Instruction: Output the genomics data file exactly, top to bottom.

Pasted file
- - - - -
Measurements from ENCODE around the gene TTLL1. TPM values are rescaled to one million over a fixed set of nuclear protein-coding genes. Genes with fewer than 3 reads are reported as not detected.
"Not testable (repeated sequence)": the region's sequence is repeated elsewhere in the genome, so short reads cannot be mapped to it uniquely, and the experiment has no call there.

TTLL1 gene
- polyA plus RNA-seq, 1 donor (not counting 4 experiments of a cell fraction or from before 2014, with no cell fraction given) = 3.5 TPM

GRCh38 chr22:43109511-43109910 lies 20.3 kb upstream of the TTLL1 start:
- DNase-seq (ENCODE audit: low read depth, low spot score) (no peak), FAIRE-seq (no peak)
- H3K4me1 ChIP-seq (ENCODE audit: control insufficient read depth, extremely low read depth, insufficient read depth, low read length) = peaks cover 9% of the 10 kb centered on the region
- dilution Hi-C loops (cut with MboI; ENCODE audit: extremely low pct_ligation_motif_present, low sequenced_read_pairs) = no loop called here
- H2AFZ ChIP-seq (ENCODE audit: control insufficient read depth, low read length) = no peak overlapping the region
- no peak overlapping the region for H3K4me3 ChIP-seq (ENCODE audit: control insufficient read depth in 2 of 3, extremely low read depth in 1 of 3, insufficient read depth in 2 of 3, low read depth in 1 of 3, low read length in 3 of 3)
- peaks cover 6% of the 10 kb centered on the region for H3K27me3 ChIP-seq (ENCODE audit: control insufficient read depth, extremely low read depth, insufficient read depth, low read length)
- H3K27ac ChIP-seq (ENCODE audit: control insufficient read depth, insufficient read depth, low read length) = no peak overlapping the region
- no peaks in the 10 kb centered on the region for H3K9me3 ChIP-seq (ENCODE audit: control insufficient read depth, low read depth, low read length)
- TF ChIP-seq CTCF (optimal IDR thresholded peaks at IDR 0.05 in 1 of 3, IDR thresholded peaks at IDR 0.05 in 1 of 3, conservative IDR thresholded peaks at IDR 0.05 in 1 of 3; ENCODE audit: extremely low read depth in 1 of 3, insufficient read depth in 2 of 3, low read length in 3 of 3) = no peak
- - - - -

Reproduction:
Measurements from ENCODE around the gene TTLL1. TPM values are rescaled to one million over a fixed set of nuclear protein-coding genes. Genes with fewer than 3 reads are reported as not detected.
"Not testable (repeated sequence)": the region's sequence is repeated elsewhere in the genome, so short reads cannot be mapped to it uniquely, and the experiment has no call there.

TTLL1 gene
- polyA plus RNA-seq, 1 donor (not counting 4 experiments of a cell fraction or from before 2014, with no cell fraction given) = 3.5 TPM

GRCh38 chr22:43109511-43109910 lies 20.3 kb upstream of the TTLL1 start:
- DNase-seq (ENCODE audit: low read depth, low spot score) (no peak), FAIRE-seq (no peak)
- H3K4me1 ChIP-seq (ENCODE audit: control insufficient read depth, extremely low read depth, insufficient read depth, low read length) = peaks cover 9% of the 10 kb centered on the region
- dilution Hi-C loops (cut with MboI; ENCODE audit: extremely low pct_ligation_motif_present, low sequenced_read_pairs) = no loop called here
- H2AFZ ChIP-seq (ENCODE audit: control insufficient read depth, low read length) = no peak overlapping the region
- no peak overlapping the region for H3K4me3 ChIP-seq (ENCODE audit: control insufficient read depth in 2 of 3, extremely low read depth in 1 of 3, insufficient read depth in 2 of 3, low read depth in 1 of 3, low read length in 3 of 3)
- peaks cover 6% of the 10 kb centered on the region for H3K27me3 ChIP-seq (ENCODE audit: control insufficient read depth, extremely low read depth, insufficient read depth, low read length)
- H3K27ac ChIP-seq (ENCODE audit: control insufficient read depth, insufficient read depth, low read length) = no peak overlapping the region
- no peaks in the 10 kb centered on the region for H3K9me3 ChIP-seq (ENCODE audit: control insufficient read depth, low read depth, low read length)
- TF ChIP-seq CTCF (optimal IDR thresholded peaks at IDR 0.05 in 1 of 3, IDR thresholded peaks at IDR 0.05 in 1 of 3, conservative IDR thresholded peaks at IDR 0.05 in 1 of 3; ENCODE audit: extremely low read depth in 1 of 3, insufficient read depth in 2 of 3, low read length in 3 of 3) = no peak